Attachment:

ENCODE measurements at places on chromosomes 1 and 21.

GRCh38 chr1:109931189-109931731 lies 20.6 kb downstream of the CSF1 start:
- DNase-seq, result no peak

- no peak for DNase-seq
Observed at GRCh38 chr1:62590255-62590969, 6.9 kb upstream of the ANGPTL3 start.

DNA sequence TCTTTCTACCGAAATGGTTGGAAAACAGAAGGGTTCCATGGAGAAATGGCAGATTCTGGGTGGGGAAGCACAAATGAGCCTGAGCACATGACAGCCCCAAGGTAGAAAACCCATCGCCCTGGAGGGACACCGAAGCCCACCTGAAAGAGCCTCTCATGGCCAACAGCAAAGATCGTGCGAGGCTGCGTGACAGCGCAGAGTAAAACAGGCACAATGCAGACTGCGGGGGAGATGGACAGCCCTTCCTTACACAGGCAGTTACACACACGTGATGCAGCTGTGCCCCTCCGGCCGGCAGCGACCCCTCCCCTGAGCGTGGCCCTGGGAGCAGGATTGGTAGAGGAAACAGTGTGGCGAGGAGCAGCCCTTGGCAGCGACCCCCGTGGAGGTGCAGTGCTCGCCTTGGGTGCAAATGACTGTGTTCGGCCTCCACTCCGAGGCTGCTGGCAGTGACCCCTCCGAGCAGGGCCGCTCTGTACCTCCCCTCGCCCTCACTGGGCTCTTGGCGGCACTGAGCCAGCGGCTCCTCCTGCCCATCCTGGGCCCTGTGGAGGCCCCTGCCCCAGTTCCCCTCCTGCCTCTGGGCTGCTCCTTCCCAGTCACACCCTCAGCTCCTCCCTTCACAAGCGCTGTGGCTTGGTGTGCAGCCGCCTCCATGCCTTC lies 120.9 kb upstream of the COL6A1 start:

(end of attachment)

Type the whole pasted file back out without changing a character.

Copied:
ENCODE measurements at places on chromosomes 1 and 21.

GRCh38 chr1:109931189-109931731 lies 20.6 kb downstream of the CSF1 start:
- DNase-seq, result no peak

- no peak for DNase-seq
Observed at GRCh38 chr1:62590255-62590969, 6.9 kb upstream of the ANGPTL3 start.

DNA sequence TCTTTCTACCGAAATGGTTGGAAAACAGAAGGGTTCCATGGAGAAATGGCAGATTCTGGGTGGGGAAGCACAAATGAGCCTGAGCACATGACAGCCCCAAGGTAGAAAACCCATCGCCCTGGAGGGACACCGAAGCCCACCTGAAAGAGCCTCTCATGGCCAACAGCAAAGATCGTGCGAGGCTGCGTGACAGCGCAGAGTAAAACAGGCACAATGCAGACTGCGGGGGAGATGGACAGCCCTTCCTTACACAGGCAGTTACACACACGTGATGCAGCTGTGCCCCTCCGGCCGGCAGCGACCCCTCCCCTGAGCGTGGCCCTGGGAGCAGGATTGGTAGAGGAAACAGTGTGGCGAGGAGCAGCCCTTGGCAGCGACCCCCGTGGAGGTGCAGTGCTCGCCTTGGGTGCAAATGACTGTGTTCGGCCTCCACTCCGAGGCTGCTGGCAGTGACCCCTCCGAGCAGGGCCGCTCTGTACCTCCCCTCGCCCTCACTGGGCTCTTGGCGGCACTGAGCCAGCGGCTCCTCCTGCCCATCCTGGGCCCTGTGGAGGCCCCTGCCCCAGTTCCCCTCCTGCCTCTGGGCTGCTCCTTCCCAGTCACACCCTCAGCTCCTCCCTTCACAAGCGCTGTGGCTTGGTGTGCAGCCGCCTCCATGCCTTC lies 120.9 kb upstream of the COL6A1 start: